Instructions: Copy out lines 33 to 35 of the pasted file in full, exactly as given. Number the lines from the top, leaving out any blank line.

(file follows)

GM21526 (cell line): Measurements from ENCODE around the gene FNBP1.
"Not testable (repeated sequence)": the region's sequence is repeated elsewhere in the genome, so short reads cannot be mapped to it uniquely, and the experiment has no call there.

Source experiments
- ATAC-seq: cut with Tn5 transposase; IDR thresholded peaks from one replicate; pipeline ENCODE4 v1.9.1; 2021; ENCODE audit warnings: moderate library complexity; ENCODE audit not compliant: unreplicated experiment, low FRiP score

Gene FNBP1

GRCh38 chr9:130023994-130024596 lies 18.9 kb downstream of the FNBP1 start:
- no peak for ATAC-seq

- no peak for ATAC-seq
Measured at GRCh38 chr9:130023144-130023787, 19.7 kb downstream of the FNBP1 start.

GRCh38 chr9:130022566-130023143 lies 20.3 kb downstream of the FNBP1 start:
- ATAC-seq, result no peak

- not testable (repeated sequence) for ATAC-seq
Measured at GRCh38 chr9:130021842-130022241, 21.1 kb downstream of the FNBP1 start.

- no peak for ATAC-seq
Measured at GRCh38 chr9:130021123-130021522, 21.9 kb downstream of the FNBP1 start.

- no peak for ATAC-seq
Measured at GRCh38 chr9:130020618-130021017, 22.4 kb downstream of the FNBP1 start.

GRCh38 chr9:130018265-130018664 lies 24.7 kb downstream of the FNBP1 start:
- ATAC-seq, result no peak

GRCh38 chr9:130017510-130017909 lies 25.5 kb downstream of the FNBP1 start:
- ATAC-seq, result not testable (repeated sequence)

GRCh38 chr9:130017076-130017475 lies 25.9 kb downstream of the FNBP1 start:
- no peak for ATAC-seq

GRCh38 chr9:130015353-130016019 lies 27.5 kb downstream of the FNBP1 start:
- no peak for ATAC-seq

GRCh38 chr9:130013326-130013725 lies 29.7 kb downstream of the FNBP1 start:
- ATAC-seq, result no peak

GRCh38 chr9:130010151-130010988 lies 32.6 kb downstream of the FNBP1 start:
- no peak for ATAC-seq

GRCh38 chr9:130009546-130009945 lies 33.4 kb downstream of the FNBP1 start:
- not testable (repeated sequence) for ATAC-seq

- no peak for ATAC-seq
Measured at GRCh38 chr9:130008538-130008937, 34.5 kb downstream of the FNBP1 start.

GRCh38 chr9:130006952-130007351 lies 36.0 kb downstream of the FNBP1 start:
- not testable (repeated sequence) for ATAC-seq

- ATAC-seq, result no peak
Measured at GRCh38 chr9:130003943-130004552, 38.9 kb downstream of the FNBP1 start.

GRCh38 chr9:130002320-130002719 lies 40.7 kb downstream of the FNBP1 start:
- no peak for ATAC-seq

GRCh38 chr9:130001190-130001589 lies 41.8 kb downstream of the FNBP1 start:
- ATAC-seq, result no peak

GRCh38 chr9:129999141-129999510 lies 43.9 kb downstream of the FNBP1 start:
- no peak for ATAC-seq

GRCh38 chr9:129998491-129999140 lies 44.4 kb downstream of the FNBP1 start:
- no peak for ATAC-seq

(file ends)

Measured at GRCh38 chr9:130008538-130008937, 34.5 kb downstream of the FNBP1 start.

GRCh38 chr9:130006952-130007351 lies 36.0 kb downstream of the FNBP1 start:
- not testable (repeated sequence) for ATAC-seq